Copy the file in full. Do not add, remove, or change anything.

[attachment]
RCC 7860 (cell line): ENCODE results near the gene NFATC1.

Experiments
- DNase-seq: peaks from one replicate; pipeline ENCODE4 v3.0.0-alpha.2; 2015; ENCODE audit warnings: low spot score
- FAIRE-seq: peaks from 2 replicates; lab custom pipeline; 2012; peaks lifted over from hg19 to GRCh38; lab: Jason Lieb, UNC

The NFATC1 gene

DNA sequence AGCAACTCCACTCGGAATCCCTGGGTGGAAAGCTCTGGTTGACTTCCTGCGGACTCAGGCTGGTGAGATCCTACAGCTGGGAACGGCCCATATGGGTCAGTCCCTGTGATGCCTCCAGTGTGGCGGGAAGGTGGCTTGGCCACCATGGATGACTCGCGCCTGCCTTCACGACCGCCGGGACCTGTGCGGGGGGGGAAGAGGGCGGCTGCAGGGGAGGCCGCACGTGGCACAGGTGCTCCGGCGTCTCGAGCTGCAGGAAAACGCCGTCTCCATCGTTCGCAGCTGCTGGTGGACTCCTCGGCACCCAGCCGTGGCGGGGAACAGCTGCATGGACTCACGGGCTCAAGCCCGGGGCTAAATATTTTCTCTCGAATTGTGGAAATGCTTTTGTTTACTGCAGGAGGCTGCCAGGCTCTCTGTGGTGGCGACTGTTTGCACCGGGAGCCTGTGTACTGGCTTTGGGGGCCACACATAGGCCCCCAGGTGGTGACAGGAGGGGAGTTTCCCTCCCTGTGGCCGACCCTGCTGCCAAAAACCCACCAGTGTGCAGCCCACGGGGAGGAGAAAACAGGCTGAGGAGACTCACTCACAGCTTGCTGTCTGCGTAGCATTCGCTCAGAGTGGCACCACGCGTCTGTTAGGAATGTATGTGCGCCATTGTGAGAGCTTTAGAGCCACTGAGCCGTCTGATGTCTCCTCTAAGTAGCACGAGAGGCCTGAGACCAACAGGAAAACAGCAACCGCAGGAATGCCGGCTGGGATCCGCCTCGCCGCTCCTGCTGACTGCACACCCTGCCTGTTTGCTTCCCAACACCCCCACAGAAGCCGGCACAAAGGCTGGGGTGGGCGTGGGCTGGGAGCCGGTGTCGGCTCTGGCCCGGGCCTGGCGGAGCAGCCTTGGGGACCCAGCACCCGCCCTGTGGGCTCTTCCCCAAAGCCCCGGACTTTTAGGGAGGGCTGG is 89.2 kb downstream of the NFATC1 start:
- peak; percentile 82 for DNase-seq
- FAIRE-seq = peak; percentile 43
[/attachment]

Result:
RCC 7860 (cell line): ENCODE results near the gene NFATC1.

Experiments
- DNase-seq: peaks from one replicate; pipeline ENCODE4 v3.0.0-alpha.2; 2015; ENCODE audit warnings: low spot score
- FAIRE-seq: peaks from 2 replicates; lab custom pipeline; 2012; peaks lifted over from hg19 to GRCh38; lab: Jason Lieb, UNC

The NFATC1 gene

DNA sequence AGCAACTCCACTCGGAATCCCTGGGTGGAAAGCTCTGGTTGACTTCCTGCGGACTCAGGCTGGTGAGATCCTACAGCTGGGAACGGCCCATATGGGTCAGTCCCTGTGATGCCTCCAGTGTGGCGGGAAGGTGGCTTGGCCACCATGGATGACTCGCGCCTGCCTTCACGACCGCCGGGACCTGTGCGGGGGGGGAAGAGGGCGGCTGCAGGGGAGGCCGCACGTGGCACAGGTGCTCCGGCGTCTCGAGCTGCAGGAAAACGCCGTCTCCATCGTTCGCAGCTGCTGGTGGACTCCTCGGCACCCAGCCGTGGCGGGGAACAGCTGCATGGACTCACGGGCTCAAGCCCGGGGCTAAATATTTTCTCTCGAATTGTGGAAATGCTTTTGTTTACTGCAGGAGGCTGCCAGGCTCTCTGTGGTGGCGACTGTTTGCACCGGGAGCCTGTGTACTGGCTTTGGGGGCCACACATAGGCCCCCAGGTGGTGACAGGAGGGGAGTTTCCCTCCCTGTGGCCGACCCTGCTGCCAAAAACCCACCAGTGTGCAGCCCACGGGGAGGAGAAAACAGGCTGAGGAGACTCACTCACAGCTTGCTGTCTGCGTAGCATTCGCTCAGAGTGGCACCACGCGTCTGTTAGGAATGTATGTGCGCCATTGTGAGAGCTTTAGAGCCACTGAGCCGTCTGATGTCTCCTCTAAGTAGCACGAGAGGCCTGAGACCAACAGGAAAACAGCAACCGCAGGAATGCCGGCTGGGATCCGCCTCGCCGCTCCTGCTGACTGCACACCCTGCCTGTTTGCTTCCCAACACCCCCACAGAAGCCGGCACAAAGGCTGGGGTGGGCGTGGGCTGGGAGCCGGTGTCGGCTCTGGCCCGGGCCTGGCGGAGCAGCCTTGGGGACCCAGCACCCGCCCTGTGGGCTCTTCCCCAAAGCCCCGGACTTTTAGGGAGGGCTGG is 89.2 kb downstream of the NFATC1 start:
- peak; percentile 82 for DNase-seq
- FAIRE-seq = peak; percentile 43